Productivity and Trade Growth in Services: How Services Helped Power Factory Asia
Productivity differences are a key driver of trade flows between economies.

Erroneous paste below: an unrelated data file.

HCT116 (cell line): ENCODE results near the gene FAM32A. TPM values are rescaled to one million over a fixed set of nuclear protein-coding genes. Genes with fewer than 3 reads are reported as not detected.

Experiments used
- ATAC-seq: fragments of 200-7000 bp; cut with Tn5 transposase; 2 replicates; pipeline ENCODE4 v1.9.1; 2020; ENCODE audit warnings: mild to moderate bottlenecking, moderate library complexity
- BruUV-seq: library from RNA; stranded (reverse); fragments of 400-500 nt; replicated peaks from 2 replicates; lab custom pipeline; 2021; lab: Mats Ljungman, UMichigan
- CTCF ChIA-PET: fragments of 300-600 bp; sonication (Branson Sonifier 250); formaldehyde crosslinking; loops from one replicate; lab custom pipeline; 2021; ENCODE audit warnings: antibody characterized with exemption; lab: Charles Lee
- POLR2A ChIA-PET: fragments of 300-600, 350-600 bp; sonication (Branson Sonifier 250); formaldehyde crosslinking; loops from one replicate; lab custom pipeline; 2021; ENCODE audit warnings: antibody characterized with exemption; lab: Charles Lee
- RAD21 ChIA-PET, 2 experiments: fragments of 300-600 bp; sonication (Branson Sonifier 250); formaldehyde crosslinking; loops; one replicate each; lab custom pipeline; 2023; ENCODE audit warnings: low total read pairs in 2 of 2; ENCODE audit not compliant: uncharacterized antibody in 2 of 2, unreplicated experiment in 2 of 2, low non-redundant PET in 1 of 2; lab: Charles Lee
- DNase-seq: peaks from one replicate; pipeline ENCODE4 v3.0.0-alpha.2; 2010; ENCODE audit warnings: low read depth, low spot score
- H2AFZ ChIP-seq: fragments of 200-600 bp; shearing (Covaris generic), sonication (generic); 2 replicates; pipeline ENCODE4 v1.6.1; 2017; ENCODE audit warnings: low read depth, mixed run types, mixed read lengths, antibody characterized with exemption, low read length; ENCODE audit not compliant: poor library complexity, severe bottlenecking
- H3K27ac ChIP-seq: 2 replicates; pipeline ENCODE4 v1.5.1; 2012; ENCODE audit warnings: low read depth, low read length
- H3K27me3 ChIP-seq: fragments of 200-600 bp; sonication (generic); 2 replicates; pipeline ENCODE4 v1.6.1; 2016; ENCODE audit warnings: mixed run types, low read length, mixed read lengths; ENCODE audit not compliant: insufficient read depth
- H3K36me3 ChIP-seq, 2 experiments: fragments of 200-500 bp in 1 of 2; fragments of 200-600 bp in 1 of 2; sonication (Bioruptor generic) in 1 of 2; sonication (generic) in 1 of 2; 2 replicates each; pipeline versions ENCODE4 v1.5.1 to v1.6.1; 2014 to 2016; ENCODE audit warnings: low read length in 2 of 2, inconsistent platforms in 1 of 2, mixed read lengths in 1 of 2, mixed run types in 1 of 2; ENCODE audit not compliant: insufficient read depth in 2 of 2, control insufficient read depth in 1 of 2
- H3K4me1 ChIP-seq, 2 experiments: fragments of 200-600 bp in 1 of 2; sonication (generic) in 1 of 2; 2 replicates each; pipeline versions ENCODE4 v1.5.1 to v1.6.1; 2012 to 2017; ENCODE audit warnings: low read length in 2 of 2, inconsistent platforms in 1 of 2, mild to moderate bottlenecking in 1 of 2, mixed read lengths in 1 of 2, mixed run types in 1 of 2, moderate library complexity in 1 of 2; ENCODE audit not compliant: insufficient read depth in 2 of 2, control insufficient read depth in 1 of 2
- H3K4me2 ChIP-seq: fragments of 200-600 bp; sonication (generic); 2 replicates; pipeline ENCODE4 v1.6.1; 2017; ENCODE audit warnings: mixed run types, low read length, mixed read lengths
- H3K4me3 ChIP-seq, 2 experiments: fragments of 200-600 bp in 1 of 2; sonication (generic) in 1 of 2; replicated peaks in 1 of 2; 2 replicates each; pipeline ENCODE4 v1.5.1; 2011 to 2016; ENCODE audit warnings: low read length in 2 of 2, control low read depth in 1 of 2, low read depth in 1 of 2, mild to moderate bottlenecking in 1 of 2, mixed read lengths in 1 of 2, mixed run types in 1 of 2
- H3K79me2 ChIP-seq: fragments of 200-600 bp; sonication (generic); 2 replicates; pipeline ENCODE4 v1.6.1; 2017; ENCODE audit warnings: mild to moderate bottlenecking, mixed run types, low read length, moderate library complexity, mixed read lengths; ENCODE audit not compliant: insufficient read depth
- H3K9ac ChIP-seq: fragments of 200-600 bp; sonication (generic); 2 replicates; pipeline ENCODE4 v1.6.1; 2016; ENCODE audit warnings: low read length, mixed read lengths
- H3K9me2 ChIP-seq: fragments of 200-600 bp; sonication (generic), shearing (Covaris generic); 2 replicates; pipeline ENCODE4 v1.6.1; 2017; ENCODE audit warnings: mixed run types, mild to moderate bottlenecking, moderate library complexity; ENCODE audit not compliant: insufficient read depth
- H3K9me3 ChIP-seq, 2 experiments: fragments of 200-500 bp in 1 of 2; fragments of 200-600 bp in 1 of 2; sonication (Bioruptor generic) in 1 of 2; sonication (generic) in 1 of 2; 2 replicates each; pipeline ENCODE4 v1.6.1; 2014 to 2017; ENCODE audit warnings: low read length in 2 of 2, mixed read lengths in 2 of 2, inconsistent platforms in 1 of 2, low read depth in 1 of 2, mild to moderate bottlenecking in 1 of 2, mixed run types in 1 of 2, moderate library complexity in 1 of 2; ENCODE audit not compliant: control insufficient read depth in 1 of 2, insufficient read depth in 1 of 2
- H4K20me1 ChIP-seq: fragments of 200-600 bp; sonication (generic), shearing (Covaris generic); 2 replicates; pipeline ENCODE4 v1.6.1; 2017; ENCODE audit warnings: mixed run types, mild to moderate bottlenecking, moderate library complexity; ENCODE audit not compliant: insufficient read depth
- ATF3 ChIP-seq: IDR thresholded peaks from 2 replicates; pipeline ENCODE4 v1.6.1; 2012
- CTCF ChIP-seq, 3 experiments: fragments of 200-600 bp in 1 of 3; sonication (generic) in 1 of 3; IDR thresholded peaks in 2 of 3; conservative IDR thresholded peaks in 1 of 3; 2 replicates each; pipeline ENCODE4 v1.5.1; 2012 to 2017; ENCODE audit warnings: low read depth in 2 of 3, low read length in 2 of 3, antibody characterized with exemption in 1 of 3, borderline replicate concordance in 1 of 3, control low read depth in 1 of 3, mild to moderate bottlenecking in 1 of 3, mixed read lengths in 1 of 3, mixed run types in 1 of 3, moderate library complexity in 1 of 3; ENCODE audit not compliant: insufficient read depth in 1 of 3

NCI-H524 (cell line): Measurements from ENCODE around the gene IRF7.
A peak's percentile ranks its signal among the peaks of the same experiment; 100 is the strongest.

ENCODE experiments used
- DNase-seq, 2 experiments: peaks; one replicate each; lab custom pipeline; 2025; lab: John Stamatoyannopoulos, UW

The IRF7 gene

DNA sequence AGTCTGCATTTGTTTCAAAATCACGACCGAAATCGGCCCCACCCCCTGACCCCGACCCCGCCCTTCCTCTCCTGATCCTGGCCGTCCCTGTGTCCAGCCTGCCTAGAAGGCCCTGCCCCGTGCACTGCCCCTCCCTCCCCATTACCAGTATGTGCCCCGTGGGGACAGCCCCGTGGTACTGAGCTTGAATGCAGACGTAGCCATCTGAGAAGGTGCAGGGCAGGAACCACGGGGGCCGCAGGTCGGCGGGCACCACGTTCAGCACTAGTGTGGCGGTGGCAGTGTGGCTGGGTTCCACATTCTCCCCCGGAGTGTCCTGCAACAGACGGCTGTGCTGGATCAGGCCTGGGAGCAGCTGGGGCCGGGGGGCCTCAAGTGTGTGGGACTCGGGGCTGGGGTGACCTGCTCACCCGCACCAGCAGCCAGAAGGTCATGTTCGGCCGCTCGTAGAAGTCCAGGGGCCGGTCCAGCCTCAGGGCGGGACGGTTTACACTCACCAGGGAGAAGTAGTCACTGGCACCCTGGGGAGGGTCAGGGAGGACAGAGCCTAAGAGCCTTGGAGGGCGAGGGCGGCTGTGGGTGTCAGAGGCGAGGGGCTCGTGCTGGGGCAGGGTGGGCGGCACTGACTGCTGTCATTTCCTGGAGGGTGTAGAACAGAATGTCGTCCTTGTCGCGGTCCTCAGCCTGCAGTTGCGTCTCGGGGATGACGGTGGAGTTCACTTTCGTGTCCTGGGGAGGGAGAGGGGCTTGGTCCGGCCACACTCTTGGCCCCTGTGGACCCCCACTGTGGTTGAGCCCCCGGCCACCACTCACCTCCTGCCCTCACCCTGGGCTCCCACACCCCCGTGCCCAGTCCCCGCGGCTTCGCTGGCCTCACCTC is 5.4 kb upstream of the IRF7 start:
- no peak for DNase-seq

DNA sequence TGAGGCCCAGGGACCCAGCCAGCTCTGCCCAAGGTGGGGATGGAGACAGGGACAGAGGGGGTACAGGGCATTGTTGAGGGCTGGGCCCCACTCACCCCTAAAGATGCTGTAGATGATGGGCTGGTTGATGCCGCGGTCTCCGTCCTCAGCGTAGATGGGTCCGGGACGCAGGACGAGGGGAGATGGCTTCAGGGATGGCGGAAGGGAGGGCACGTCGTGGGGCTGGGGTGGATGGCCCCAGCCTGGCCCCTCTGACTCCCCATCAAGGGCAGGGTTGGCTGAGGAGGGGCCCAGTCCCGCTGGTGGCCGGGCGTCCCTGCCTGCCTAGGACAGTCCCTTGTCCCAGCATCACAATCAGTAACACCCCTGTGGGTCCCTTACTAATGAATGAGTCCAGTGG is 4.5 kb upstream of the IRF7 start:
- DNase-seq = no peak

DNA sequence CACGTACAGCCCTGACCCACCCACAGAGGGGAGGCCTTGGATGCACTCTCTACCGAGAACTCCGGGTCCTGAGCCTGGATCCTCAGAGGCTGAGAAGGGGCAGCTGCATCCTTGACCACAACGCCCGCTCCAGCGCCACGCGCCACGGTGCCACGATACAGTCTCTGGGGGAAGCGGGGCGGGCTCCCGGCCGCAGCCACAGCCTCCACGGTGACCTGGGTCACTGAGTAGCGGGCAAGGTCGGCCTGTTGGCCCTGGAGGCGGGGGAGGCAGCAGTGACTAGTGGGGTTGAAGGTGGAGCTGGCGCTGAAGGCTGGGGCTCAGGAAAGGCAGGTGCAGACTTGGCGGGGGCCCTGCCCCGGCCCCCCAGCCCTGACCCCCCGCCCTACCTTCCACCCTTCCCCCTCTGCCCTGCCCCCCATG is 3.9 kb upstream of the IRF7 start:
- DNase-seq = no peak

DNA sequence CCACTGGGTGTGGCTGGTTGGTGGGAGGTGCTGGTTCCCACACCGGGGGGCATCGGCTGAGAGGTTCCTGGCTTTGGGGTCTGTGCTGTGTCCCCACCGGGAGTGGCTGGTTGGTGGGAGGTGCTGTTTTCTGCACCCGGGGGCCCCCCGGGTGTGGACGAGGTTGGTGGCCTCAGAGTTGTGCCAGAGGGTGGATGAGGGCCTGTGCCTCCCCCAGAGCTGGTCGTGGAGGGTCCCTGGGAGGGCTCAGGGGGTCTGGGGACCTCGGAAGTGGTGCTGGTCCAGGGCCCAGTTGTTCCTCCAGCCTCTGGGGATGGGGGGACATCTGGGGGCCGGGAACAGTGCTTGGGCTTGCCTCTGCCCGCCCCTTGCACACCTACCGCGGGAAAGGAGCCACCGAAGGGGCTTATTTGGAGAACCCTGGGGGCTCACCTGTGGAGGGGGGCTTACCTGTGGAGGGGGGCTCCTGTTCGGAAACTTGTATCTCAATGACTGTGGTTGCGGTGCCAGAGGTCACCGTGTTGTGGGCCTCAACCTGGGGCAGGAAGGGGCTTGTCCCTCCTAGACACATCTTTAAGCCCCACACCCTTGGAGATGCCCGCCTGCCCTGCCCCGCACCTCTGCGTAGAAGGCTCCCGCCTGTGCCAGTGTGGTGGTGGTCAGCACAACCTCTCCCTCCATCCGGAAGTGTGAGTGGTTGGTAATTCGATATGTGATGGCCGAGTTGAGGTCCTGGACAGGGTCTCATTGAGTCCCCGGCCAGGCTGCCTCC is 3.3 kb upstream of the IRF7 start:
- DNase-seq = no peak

This paper uses a theory-based measure of productivity-based comparative advantage to examine the trade performance of developing Asian economies in manufacturing and services over the 1995–2011 period. We find that the growth in service exports was nearly as rapid as that in manufacturing over this period—a little-appreciated fact. Services are therefore an integral part of “Factory Asia.” Moreover, the results from a quantitative model of trade show that revealed productivity measures are often comparable between manufacturing and services at a disaggregated level, although the results differ markedly across sectors and economies. We also find evidence of rapid growth in revealed productivity in some service subsectors, comparable to that in manufacturing. Our findings suggest that oversimplifying the relationship between patterns of specialization and subsequent economic transformation and growth patterns misses important elements of reality.